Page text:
Dispatch to the Detroit Post and Tribune from Oswego; The schooner RICHARDSON, Captain McKee, with 9,200 bushels of barley from Kingston, mistook the lights and ran hard aground on the west breakwater at 3 P. M. today, and went to pieces in thirty minutes. Her crew was saved, but nothing else. The RICHARDSON was built at Kingston in 1866, rated B 1, was valued at $4,000, and was owned, two-thirds by Richardson, of Kingston, and one-third by her captain. She was insured for $2,000. The barley which formed the cargo was valued at $10,000, and was insured. The light on the east breakwater was put out by the gale, which blew at the rate of twenty-seven miles an hour.
The schooner MARY EVERETT, light, from Oswego to Toronto, went ashore on the rocks last night. A tug has been sent to her assistance. Her condition is not known. The EVERETT is owned by C. Richardson, of Toronto, was built in 1865, rated B 2, and was valued at $2,500.
Monday, October 10, 1881
MISLED BY THE HARBOR LIGHTS
Loss of the schooner RICHARDSON on the West Pier at 8 o' clock this morning.
The schooner RICHARDSON, Capt. William McKee, of Kingston, with cargo of barley, 9,190 bushels, consigned to Failing & Pratt of the city, struck the west pier this morning and almost instantly want to pieces, and with
her cargo is totally lost.
CAPT. MCKEE'S STATEMENT
Capt. McKee says he left Kingston at 8o' clock last evening, wind NW., fresh and a heavy sea running. He made Oswego light at 1:30 AM and at 3 AM drew near the harbor and saw two bright lights besides the red light and the other on the west pier. The first two lights he supposed to be on the new east break water crib work. He tried to get between two lights, one of which he supposed to be on the west pier any other on the new crib work, but which he now feels satisfied were a light on the west pier in another on the shore. In trying to get between these, thinking
he was entering the harbor, he ran had onto the west pier, about opposite West 4th Street. The sea was breaking over the pier so that was buried out of sight. The vessels swung around, heading westward and while she pounded and drifted about 500 feet westerly the crew, consisting of six men and the woman cook, managed to jump on the pier and were taken off by the tug F. D. WHEELER, Capt. C. W. Ferris, which ran into the new harbor for that purpose. The captain and crew lost every stitch of clothing and what little money they had besides the vessel's papers.
While the crew were leaving the vessel her spars went out and she soon went to pieces.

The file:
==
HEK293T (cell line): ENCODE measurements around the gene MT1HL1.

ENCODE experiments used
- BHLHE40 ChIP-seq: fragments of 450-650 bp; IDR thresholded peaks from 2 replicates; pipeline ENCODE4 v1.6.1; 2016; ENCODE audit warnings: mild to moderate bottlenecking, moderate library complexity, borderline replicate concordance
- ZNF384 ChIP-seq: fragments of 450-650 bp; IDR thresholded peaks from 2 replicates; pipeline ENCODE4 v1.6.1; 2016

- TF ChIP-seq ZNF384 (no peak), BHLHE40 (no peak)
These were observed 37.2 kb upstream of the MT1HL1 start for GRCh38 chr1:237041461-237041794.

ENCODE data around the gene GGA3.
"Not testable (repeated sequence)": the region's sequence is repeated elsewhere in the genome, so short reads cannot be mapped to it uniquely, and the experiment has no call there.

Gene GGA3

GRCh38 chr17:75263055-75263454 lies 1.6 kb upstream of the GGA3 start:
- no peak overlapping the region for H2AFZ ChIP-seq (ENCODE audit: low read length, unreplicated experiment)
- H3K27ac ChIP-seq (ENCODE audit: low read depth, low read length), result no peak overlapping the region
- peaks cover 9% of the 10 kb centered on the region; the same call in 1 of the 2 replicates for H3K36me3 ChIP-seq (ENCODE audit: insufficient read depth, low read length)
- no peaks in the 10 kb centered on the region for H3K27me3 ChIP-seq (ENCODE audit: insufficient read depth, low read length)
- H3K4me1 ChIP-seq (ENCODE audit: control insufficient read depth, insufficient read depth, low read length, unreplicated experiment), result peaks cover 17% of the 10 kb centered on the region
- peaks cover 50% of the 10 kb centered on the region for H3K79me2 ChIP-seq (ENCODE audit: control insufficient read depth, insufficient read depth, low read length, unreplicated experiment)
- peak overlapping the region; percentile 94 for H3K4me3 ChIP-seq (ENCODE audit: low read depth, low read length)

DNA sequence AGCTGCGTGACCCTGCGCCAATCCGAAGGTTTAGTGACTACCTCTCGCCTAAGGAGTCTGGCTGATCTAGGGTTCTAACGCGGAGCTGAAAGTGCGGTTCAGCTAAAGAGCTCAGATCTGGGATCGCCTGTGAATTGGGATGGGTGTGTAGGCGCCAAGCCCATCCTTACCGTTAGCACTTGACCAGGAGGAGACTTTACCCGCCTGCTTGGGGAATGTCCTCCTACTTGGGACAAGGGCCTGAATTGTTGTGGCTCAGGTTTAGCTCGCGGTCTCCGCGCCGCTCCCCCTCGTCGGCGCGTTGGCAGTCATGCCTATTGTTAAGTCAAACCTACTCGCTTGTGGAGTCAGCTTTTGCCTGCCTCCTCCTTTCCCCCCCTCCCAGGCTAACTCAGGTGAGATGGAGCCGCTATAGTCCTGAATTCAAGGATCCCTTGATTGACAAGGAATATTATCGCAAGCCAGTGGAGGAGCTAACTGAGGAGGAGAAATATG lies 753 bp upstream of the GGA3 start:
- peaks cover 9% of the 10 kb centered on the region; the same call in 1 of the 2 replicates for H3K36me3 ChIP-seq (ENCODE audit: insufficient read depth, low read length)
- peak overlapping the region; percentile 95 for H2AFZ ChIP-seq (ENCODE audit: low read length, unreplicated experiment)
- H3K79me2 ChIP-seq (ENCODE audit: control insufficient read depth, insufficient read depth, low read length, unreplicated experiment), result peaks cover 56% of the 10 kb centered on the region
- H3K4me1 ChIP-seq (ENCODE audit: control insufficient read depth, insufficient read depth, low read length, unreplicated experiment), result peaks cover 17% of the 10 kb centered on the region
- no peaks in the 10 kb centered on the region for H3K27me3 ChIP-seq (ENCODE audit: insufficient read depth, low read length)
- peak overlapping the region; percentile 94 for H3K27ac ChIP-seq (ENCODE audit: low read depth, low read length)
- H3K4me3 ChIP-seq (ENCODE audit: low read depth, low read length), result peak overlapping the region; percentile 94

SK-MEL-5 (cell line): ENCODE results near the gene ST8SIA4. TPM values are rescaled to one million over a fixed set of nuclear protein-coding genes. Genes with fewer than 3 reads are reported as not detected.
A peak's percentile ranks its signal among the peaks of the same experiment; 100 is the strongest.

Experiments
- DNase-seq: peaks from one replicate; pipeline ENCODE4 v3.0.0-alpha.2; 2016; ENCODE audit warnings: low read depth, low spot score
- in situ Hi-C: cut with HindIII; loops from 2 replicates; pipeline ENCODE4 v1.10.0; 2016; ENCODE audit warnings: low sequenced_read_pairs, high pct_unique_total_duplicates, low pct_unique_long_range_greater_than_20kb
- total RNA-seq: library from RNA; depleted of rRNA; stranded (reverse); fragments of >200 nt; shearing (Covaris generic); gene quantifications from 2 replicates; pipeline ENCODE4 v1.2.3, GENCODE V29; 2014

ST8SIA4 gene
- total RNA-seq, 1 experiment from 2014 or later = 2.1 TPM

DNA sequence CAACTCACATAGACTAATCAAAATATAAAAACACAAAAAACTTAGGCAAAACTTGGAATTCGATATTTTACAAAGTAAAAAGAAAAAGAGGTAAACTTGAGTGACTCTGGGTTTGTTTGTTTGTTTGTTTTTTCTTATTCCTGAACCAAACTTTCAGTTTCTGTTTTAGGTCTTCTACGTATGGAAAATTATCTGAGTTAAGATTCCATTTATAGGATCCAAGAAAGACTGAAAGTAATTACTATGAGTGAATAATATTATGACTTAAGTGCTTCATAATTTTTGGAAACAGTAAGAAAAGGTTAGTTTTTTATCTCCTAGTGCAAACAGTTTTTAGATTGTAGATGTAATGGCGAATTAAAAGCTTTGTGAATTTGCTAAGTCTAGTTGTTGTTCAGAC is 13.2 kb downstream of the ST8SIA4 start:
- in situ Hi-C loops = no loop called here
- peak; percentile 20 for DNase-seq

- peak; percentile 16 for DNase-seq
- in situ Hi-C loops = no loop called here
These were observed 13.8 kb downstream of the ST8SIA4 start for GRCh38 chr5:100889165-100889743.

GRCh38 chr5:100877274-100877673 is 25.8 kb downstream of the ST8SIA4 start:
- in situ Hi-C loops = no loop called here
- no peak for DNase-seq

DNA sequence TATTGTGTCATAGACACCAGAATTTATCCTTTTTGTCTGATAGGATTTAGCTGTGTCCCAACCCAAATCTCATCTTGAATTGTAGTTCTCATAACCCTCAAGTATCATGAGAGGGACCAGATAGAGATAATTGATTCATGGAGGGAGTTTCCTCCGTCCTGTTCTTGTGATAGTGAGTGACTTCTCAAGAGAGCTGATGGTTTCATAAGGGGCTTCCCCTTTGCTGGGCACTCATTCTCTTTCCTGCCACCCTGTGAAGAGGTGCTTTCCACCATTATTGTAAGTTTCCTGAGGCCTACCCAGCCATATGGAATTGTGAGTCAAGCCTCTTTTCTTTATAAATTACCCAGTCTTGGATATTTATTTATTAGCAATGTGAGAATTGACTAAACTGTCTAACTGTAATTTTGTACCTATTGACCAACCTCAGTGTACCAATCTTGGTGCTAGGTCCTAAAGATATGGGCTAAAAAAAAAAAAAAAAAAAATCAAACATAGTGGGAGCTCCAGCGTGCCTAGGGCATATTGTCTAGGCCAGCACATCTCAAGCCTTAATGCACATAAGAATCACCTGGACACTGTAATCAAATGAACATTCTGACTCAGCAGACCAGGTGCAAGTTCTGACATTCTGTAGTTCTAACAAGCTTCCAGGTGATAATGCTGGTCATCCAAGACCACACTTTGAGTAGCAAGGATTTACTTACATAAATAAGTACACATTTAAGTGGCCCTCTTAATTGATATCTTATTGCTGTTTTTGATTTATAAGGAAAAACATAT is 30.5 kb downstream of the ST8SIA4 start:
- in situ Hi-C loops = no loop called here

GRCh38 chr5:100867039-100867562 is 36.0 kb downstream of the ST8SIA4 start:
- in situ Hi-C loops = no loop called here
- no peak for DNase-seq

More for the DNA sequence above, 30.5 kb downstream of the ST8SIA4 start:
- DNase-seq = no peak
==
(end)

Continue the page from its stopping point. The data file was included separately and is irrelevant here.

The RICHARDSON was owned two-thirds by J. Richardson and one-third by Capt. McKee, both of Kingston. She was insured for $2,000. Registered as follows: Tonnage, 162; built at Kingston by Robinson & Co. in April, 1866, hailed from Kingston, valued at $4,000, class B 1; repaired in ' 73 and ' 78.
MISLED BY THE LIGHT
Capt. McKee says there was no light on the crib work and that was a cause of his trouble. Capt. D. O'Hagan, of the schooner NELLIE THERESA came in just ahead of the RICHARDSON. She had barley from Wellington for Smith, Murdock and & Co. The captain says that he tried to get between the same two lights that Capt. McKee mistook, but he discovered just in the nick of time that one was a shore light, and found the entrance to the harbor, which he made with great difficulty. He was nearly driven onto the crib work and one on her broad sides, going at the rate of ten
miles an hour, he says, he was picked up by the tug Wheeler. His stove was wrecked, furniture piled promiscuously about the cabin and his cargo shifted. He says there was no light on the crib work. Both captains speak highly of Capt. Ferris for his promptness last night, and with all the captains in port today allowed in their denunciations of the neglect to keep lights on the new crib work.
Mr. Richardson, part owner of the vessel, who is in town, left before the vessel sailed, but gave orders to insure the cargo, which he supposes was done. It was of the value of about $10,000.
EXPLANATION ABOUT THE LIGHTS
The engineer office explains that the light on the crib went out at 2 AM. The fact was promptly reported by the watch man, but was impossible to reach the crib with a small boat. An effort was made to get the nighttug, which was unsuccessful, as she was busy attending to vessels. The officer doubts whether the crib could have been reached in any manner.
Wednesday October 5th, 1881